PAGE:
A positive outlook on life and aging is associated with a lower risk of heart disease and greater longevity. Older adults with an optimistic outlook tend to recover faster from injury or disability, have a lower risk of chronic disease and a reduced risk of memory loss. Fortunately, studies show that optimism can be learned and pessimists can develop positive thinking skills through practice to support better health.
Lifestyle factors account for three-quarters of changes in the brain associated with cognitive decline, and modifiable factors such as being physical active, staying socially engaged and keeping your mind active can substantially reduce dementia risk. Dementia-friendly living spaces and assistive technologies that assess the risk of falling or wandering, or help with tasks of daily living, support people with dementia and family caregivers and can enhance their quality of life.
Can living in a retirement residence improve your health? It turns out a number of the reasons seniors choose to move into a retirement community are the same factors that can provide a multi-faceted health boost for both mind and body.
September is when kids go back to school, and it’s also a perfect time for older adults to embark on new formal or informal learning opportunities. Research studies show that lifelong learning offers multiple and lasting health benefits for older adults. Active, ongoing learning increases brain resiliency, promotes social interactions, boosts mood, eases stress and is also linked to longer life and healthier behaviours.
Lower back pain affects up to 80% of Canadians and is the most common health problem among older adults that results in pain and disability. It’s more common among sedentary people and new international guidelines recommend exercise and other non-drug options as first-line treatments. Staying active, doing tai chi, yoga or other gentle stretching and strengthening exercises, and having good posture can help to prevent or ease low back pain.
New research suggests consuming protein more evenly through three daily meals helps older adults maintain muscle strength—rather than only consuming protein-rich food during dinnertime. Protein-rich foods such as cottage cheese, Greek yogurt, eggs and peanut butter can make breakfast as good for your muscles as chicken or lean meat at dinner. Regular physical activity—including some strength exercises—is also important for preventing or slowing age-related muscle loss.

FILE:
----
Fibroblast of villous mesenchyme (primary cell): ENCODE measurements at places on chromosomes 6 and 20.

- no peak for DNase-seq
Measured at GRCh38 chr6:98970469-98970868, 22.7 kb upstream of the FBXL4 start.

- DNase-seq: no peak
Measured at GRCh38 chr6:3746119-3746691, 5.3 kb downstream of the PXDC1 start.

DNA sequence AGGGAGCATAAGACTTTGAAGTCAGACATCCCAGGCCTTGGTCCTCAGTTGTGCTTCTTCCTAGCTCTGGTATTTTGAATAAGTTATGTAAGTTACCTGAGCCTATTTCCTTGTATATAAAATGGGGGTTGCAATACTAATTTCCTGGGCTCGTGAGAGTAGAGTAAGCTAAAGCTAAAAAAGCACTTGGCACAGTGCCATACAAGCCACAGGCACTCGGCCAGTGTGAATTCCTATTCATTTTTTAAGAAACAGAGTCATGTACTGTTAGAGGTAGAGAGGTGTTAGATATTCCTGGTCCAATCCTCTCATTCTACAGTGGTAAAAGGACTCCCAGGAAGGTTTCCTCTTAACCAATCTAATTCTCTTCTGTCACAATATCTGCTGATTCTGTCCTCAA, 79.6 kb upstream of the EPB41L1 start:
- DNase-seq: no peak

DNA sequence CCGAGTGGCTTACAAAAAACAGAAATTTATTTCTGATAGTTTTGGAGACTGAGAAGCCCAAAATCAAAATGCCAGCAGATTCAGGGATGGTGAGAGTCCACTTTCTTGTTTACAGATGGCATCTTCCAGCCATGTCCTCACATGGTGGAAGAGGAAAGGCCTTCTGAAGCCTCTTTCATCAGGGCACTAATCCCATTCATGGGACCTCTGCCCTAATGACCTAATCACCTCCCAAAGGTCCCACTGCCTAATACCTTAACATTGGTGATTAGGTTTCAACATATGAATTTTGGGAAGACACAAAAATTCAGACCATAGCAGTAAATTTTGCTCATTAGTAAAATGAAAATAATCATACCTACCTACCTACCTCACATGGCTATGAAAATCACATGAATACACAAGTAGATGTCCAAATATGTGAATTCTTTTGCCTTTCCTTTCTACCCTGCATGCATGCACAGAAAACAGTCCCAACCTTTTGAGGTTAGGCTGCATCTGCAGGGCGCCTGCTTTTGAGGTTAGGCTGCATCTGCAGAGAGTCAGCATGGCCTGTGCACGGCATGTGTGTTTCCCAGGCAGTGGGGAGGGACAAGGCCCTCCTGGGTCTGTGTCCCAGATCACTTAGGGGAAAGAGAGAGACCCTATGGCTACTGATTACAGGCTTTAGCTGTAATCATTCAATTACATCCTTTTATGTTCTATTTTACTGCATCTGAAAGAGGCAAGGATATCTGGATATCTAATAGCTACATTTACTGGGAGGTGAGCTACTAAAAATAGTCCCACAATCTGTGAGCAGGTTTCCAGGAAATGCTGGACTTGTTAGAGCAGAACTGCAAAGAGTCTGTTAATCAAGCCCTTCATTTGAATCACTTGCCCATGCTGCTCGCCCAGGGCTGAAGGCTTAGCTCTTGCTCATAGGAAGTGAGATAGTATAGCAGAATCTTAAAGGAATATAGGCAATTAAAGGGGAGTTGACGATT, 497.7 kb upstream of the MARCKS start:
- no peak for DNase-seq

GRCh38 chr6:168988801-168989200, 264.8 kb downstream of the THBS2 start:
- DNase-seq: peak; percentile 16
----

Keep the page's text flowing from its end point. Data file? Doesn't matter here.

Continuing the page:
Are your retirement years really the best of your life? “Yes!” says a 2016 Merrill Lynch/Age Wave report on leisure in retirement. According to the report, retirees aged 65 to 74 reported having more fun than any other age group surveyed.
Mindfulness practices such as meditation, tai chi and yoga offer many physical, emotional and cognitive benefits for older adults, including family caregivers. Researchers have shown that mindfulness techniques can improve mood, ease depression, lower stress and reduce feelings of loneliness. These practices can also promote clearer thinking and judgement, improve balance to prevent falls, and reduce the risk of heart attack and hospitalization.
Now that we’re in the midst of summer, take advantage of all it has to offer by enjoying warm weather activities in the great outdoors.
A UBC study found that older adults are more likely to stick with a fitness plan if they exercise with people of a similar age. Group exercise classes offer the combined benefits of physical and social activities for healthy aging. These include a lower risk of disability, depression, heart disease, type 2 diabetes and premature death, improved balance, as well as better cognitive health and quality of life.